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GRACE CONROY v. LONG ISLAND RAIL ROAD (02/24/69)

SUPREME COURT OF NEW YORK, APPELLATE DIVISION, SECOND DEPARTMENT


February 24, 1969

GRACE CONROY, RESPONDENT,
v.
LONG ISLAND RAIL ROAD, APPELLANT

Order of Supreme Court, Queens County, dated March 13, 1968, reversed, on the law, without costs, and plaintiff's motion denied.

Brennan, Acting P. J., Rabin, Hopkins, Benjamin and Martuscello, JJ., concur.

In this action to recover damages for personal injuries, defendant asserted the defense, by way of its answer, of a failure to serve a 90-day notice of claim pursuant to section 1276 of the Public Authorities Law and section 50-e of the General Municipal Law. Plaintiff then moved for leave to serve a notice of claim and to amend her complaint so as to include therein an allegation that 30 days had expired since such notice was served. Special Term granted the motion by the order under review. We are of the opinion that the decision was erroneous. Defendant was acquired by the Metropolitan Commuter Transportation Authority (MCTA) on January 20, 1966. The MCTA was created in 1965 for the purpose of preserving, strengthening and improving commuter services in the metropolitan area (Public Authorities Law, title 11). The provisions of title 11 authorized the MCTA to acquire subsidiary corporations to further its purposes and vested it with certain rights and privileges, among which were the requirement of a 90-day notice of claim as a prerequisite to suit against it. After its acquisition of defendant, section 1276 of the Public Authorities Law was amended by adding subdivision 6 thereto, which serves to include the requirement of such 90-day notice of claim against its subsidiary corporations. That subdivision became effective as to defendant on January 1, 1967. While the addition of subdivision 6 does not specifically mention this defendant, a review of title 11 and the legislative findings and declarations with regard to the creation of the MCTA reveals references to it by name. Plaintiff was injured on February 28, 1967, and she concededly failed to serve a 90-day notice of claim. The ground upon which Special Term granted the motion was the newness of the amendment. Despite the unfortunate result that plaintiff will be denied her day in court on the merits as the result of our decision, we believe that the mandate of subdivision 6 of section 1276 of the Public Authorities Law and section 50-e of the General Municipal Law must be followed. Accordingly, by her failure to serve a 90-day notice of claim, plaintiff has failed to satisfy the condition precedent to suit against defendant.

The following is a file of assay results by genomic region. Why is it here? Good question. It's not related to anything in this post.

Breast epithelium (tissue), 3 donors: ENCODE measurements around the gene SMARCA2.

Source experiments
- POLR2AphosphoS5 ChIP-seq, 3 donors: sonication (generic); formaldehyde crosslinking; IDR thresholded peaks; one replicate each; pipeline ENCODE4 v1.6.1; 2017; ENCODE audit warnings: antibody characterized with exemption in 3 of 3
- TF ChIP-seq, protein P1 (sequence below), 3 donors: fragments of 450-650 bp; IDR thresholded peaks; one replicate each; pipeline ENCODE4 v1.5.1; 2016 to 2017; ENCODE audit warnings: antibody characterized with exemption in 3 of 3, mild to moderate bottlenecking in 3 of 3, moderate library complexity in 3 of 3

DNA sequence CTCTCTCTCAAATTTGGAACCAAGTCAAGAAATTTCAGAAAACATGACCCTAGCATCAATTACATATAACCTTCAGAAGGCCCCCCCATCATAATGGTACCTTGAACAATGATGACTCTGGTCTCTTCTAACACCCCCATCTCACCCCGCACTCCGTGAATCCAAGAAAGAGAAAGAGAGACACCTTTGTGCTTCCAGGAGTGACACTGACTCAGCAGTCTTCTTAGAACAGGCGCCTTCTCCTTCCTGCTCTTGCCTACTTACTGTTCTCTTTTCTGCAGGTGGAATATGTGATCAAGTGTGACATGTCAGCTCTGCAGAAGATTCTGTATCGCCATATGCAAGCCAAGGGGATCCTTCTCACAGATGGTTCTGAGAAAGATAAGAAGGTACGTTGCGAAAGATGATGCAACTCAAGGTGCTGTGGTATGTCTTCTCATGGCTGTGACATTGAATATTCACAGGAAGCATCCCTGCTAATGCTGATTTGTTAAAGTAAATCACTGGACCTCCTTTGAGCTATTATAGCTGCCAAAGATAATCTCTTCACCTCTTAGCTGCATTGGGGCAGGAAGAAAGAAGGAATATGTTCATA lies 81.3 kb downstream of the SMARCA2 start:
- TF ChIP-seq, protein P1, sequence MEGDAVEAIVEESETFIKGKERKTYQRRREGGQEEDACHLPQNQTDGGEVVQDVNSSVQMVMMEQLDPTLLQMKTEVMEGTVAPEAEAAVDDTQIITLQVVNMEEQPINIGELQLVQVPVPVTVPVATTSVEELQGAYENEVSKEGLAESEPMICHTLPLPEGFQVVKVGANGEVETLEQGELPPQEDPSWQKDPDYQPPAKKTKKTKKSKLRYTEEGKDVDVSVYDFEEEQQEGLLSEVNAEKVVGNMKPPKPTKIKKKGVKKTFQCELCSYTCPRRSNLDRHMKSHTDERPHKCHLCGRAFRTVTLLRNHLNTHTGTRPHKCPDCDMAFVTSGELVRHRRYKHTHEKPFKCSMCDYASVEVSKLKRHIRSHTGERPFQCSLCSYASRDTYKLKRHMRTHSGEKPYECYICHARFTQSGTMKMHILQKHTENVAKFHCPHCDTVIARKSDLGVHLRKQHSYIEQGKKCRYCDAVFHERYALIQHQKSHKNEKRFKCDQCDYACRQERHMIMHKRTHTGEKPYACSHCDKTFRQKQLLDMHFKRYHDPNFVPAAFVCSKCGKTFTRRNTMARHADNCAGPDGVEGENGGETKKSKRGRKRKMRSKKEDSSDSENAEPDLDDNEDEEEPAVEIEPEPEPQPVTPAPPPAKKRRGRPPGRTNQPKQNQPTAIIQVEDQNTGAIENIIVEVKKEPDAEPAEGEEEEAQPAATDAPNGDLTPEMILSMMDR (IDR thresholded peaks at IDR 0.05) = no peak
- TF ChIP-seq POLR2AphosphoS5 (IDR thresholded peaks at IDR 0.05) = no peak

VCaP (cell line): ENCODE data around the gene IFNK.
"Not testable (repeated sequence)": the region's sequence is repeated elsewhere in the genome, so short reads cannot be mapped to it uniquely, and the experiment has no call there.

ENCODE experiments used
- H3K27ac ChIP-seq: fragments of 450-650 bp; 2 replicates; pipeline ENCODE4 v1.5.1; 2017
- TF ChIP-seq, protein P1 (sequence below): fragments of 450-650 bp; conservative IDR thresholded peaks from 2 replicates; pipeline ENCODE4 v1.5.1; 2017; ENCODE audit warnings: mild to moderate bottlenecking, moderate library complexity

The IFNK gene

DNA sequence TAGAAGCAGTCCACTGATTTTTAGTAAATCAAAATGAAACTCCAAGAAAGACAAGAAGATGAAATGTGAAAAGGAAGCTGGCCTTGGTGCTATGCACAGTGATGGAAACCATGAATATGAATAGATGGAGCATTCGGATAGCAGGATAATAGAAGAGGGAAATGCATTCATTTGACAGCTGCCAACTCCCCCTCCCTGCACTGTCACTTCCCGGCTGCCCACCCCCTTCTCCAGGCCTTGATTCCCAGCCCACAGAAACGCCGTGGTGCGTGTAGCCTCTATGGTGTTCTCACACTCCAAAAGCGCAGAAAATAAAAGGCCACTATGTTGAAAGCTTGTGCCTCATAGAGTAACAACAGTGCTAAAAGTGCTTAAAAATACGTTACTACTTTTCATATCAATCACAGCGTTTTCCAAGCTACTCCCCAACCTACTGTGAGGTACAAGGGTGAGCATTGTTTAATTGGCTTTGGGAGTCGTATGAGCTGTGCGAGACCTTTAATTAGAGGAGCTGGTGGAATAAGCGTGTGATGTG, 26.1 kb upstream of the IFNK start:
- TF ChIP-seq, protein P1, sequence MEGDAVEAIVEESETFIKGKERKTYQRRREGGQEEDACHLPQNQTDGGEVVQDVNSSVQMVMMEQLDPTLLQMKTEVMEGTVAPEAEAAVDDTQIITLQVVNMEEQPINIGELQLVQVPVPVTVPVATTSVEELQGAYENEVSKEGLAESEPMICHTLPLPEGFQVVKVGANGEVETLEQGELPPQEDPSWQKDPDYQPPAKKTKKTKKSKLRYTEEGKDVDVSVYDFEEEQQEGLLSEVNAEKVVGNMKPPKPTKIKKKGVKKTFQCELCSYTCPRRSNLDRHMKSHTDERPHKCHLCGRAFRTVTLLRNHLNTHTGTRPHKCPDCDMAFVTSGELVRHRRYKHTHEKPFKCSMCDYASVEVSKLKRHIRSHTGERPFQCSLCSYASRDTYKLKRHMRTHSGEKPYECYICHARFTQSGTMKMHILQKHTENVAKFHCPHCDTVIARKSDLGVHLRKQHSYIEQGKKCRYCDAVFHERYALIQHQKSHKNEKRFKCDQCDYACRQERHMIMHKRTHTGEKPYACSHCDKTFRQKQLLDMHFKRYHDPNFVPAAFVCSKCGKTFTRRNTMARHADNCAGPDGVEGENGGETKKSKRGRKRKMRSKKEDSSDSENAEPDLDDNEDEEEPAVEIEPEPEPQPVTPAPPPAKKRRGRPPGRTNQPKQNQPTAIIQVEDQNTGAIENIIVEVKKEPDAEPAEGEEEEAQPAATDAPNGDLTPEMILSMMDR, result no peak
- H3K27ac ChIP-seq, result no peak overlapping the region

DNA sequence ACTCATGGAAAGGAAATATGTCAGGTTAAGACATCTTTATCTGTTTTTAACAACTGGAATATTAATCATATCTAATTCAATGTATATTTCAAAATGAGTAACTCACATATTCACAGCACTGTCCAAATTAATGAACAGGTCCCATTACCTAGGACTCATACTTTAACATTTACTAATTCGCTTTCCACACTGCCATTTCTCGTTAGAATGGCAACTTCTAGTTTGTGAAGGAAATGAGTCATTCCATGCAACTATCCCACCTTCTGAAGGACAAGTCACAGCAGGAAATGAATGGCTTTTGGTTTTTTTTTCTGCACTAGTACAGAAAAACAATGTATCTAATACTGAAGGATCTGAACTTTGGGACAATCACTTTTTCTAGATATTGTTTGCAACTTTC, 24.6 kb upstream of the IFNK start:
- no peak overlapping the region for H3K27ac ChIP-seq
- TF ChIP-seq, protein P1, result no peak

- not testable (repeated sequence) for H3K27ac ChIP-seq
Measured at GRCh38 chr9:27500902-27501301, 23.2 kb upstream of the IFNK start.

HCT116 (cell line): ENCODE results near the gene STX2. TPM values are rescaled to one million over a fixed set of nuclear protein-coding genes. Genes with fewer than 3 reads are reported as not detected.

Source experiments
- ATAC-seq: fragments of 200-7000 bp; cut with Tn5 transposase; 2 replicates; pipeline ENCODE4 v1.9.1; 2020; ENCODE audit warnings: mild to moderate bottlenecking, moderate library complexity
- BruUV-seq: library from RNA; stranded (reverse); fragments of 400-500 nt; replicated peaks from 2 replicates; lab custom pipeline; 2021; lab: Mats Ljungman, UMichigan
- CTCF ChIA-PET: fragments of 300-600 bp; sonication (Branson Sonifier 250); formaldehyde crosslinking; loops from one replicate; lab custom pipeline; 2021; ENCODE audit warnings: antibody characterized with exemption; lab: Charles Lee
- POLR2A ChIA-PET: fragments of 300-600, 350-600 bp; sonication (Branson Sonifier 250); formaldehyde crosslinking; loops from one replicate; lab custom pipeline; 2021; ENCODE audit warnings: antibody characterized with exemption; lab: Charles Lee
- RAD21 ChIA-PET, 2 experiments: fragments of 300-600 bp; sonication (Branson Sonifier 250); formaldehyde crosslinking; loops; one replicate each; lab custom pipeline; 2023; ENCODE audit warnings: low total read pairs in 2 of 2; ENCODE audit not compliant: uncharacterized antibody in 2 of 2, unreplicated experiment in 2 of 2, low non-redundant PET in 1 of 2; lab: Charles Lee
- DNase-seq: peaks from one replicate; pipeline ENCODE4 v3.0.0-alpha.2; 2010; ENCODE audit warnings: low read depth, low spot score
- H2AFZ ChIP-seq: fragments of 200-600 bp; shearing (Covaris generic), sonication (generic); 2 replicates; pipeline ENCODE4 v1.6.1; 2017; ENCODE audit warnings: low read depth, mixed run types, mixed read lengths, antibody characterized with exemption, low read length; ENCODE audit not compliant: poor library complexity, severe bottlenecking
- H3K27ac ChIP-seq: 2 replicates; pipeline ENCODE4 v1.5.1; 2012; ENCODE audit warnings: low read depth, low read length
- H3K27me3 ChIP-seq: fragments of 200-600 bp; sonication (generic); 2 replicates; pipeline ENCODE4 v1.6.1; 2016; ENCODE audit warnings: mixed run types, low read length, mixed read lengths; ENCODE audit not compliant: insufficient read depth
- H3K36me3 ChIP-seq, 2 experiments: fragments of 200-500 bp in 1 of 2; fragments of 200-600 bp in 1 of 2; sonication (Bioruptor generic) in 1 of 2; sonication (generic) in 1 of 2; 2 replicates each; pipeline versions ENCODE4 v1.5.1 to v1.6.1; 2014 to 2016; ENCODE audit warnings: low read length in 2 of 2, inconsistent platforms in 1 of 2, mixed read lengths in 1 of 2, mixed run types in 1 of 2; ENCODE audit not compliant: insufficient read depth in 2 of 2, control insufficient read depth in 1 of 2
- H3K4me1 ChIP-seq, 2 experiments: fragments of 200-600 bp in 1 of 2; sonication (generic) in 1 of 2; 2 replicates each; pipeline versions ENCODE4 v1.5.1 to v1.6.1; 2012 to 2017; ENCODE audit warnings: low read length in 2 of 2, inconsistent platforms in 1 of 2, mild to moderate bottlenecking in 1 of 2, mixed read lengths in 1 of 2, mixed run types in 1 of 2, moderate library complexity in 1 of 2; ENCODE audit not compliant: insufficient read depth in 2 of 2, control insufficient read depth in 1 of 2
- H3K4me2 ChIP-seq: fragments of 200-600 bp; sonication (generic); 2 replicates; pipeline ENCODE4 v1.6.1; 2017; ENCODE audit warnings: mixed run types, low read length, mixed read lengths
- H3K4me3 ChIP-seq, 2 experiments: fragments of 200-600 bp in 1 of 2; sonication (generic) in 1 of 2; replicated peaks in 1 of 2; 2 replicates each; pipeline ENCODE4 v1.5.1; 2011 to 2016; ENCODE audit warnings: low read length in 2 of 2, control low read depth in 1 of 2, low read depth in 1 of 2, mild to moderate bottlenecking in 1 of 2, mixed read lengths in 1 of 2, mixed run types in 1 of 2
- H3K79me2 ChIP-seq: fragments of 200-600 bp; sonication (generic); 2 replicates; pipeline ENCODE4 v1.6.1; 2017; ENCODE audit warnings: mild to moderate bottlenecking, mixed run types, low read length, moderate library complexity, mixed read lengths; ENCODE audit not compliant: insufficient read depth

19690224

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